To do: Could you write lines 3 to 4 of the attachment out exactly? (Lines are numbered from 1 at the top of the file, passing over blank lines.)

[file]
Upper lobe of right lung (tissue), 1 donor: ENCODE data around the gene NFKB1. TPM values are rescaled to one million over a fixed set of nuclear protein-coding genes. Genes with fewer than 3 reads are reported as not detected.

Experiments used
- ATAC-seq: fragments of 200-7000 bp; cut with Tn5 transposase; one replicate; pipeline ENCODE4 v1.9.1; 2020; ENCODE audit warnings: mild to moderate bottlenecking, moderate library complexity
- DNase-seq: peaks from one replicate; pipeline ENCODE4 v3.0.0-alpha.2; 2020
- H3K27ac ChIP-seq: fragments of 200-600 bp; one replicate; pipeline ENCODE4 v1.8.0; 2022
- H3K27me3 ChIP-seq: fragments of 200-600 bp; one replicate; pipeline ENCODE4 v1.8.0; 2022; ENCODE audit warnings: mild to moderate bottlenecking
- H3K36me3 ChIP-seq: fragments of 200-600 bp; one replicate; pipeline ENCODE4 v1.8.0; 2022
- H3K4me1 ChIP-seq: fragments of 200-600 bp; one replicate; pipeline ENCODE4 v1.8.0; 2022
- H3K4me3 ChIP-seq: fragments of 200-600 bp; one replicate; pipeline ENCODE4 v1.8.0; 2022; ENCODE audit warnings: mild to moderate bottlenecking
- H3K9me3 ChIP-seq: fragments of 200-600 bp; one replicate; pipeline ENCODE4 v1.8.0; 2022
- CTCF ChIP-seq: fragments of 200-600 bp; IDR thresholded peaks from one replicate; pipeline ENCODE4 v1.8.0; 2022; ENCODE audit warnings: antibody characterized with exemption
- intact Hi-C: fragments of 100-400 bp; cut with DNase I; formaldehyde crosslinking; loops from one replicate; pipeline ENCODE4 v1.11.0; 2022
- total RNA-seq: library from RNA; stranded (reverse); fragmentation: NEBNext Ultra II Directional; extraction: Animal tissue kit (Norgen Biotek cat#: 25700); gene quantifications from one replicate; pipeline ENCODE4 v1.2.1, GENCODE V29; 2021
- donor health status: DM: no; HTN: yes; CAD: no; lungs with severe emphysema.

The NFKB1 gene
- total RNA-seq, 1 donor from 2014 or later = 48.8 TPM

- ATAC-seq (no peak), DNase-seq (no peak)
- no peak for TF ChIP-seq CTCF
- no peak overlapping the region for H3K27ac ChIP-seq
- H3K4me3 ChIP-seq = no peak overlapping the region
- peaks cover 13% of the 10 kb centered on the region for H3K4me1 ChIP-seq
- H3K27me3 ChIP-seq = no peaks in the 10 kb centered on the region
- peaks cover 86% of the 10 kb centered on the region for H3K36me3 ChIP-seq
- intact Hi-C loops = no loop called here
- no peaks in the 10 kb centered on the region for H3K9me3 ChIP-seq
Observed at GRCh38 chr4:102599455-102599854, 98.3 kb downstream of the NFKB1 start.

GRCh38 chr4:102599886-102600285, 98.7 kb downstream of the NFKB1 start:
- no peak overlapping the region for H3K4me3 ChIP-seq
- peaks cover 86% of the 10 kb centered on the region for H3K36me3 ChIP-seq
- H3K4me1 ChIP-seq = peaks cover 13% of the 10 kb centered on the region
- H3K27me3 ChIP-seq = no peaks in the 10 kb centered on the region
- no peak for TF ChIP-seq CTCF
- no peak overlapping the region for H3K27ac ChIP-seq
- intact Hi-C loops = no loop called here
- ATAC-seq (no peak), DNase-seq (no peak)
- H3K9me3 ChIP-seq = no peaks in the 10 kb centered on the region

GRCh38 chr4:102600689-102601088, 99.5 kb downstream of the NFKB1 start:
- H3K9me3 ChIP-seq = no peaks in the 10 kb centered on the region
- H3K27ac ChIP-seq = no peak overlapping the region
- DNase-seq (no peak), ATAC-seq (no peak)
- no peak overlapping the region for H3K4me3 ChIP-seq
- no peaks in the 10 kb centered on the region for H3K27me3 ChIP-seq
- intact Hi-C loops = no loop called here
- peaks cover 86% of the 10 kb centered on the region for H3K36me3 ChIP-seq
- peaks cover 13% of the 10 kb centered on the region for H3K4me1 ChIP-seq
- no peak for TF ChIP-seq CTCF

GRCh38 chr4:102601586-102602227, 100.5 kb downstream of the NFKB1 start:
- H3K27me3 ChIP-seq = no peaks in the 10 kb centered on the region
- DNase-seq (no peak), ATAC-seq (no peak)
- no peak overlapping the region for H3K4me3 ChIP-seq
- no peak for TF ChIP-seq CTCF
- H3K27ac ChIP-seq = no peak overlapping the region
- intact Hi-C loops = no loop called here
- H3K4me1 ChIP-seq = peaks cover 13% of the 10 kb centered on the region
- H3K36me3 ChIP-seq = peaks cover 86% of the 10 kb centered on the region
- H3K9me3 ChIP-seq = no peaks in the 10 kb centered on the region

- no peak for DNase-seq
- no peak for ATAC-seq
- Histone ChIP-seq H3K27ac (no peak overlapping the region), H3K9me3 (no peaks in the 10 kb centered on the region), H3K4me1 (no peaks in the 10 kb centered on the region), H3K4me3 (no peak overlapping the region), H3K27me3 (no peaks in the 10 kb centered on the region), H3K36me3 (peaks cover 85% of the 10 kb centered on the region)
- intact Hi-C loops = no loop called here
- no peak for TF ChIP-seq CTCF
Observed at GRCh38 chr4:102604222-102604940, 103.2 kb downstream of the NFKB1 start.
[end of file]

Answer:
- ATAC-seq: fragments of 200-7000 bp; cut with Tn5 transposase; one replicate; pipeline ENCODE4 v1.9.1; 2020; ENCODE audit warnings: mild to moderate bottlenecking, moderate library complexity
- DNase-seq: peaks from one replicate; pipeline ENCODE4 v3.0.0-alpha.2; 2020